May 28, 2019
A Rare Turtle Hatch
- as seen by -Micah Siegel
The elusive McCord’s box turtle (Cuora mccordi) is a rare and poorly understood species. This turtle is Critically Endangered on the IUCN Red List of Threatened Species. It was first described in 1988 and not spotted in the wild by herpetologists until nearly two decades later. They are native to a small area of China’s Guangxi province though their true range could be larger. Like other box turtle species, McCord’s box turtles have a flexible shell that they can fully hide in and close when they feel threatened. Though they only grow to about eight inches in length, their rusty brown shells in contrast with their bright yellow heads and limbs make them a visually striking species.
Due to their rarity, there is unfortunately little data about their natural habitat, behavior, or diet. As a result, much of what is known about these turtles comes from observations of captive individuals. They appear to be a primarily nocturnal species, and during the day, they will rest by digging into the soil. Though they will occasionally eat some fruit and vegetation, they prefer a mostly carnivorous diet.
Sadly, this species faces many threats in the wild. Exploitation for food and traditional medicine have contributed to the drastic decline in wild populations. Combined with severe habitat loss, over collection for the pet trade, and heavy pollution, experts speculate that McCord’s box turtle may be near extinction in their native Guangxi. The recent creation of protected areas in the province may be a safeguard against complete disappearance. However, it is currently unknown how many turtles live in those areas, if any do at all.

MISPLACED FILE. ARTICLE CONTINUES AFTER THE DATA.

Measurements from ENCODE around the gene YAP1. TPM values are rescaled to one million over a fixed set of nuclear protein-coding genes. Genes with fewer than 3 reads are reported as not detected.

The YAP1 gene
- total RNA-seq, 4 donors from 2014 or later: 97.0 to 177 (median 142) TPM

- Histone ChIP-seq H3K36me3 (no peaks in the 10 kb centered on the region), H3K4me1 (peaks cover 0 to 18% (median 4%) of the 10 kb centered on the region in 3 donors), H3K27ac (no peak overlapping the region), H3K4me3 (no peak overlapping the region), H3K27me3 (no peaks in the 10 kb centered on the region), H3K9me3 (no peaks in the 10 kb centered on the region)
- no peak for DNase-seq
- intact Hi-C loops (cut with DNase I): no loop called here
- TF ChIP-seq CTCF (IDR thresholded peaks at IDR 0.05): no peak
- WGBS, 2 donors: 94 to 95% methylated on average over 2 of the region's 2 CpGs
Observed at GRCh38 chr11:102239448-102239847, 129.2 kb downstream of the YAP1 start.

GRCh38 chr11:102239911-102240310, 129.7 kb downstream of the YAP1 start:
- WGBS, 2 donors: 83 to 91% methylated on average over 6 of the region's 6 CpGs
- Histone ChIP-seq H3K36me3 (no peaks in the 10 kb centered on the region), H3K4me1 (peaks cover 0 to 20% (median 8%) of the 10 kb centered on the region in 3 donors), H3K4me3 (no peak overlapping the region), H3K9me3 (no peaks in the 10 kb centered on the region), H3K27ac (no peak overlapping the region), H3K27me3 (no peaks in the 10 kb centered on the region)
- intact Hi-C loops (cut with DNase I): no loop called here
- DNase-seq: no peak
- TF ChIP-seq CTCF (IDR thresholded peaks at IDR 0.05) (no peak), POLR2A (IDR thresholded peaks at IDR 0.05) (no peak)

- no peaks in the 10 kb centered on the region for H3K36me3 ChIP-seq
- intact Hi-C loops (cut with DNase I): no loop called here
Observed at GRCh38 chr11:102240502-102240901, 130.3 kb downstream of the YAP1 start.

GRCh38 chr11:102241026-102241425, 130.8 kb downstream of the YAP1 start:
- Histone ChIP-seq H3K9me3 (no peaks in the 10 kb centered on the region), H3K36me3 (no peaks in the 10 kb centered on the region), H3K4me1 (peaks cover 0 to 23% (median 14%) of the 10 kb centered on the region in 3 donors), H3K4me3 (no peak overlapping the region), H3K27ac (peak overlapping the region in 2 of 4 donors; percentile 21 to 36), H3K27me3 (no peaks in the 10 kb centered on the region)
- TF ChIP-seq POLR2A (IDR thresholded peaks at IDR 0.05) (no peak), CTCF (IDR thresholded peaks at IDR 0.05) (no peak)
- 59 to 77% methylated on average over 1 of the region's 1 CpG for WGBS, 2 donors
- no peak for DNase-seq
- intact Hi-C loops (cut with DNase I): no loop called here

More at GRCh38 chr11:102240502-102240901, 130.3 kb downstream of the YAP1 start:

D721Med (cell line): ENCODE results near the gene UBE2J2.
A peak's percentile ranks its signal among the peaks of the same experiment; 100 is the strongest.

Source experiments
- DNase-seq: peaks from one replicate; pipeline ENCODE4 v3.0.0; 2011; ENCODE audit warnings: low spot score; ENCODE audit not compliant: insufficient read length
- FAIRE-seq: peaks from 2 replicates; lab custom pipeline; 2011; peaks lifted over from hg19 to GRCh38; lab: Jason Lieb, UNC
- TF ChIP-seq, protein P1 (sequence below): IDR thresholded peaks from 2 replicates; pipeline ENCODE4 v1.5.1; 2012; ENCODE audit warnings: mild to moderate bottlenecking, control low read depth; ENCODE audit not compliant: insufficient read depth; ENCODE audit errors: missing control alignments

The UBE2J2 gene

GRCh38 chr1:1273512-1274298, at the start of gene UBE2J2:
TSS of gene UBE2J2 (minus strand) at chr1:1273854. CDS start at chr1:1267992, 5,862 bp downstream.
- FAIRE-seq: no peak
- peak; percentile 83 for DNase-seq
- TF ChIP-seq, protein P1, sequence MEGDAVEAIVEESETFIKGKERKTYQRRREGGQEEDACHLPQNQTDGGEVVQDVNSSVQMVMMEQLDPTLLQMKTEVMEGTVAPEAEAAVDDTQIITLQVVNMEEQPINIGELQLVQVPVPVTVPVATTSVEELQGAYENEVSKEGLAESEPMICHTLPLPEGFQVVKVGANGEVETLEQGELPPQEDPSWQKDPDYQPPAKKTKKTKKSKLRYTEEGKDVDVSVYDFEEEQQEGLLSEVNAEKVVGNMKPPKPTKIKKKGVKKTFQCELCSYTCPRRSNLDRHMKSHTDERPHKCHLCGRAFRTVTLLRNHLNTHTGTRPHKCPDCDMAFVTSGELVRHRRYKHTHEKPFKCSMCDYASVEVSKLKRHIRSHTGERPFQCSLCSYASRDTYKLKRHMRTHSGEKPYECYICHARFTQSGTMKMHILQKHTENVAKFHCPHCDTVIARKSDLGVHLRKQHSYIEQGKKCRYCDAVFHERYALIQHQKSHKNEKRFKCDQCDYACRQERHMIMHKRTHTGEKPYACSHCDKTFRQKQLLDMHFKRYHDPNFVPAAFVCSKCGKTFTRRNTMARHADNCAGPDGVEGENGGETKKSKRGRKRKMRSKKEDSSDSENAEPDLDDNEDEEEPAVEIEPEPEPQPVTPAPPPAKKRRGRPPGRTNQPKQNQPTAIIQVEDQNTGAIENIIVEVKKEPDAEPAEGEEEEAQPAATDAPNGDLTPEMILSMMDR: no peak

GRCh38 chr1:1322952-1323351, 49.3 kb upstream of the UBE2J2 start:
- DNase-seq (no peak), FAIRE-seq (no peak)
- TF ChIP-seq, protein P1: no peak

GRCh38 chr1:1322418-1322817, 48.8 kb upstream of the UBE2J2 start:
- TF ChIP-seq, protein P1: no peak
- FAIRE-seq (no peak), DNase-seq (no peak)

Fortunately for McCord’s box turtles, they adapt to captivity well and will readily breed when given the proper care. WCS’s Bronx Zoo recently welcomed two McCord’s box turtle hatchlings for the first time in the Herpetology Department’s history. After weeks of monitoring the eggs, checking their daily progress, and counting down to their anticipated hatch date, it was rewarding to witness two healthy turtles take their first steps out of the egg. It’s always exciting when an egg begins to hatch, but given the rarity of this species, being a part of this process was particularly inspiring.
These tiny turtles currently reside in the World of Reptiles nursery at the zoo. Pay a visit and you may catch a glimpse of these secretive hatchlings. Though to date there is no plan to reintroduce captive-born turtles to the wild, the success of the McCord’s box turtle in zoos in the US and overseas provide a glimmer of optimism for the future of this species.
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Torsten Blanck - IUCN TFTSG
May 29, 2019 at 3:59 am
Well, a good achievement, congratulations. But let me correct some of the statements that are just not fully correct.
1. The area cannot be much larger, its a remote mountain area surrounded by extensive lowlands that do not offer any habitat. Unfortunately many breed this species now but nobody cares about the last few km² of remaining habitat that is under heavy logging pressure. As such I would recommend (as I already did before) the WCS and all other NGOs that bother about turtles should invest more efforts into this. They do not occur in ANY or near any Reserve. If we loose this last remaining area what is the point to conserve them in captivity?!….
2. it was only consumed by locals which did not seem to harm the population and not affected by the TCM/Food trade in China, its only enemy was the pet trade and to a lesser extend the habitat destruction back before they were extirpated in the wild, but this habitat is being destroyed right now .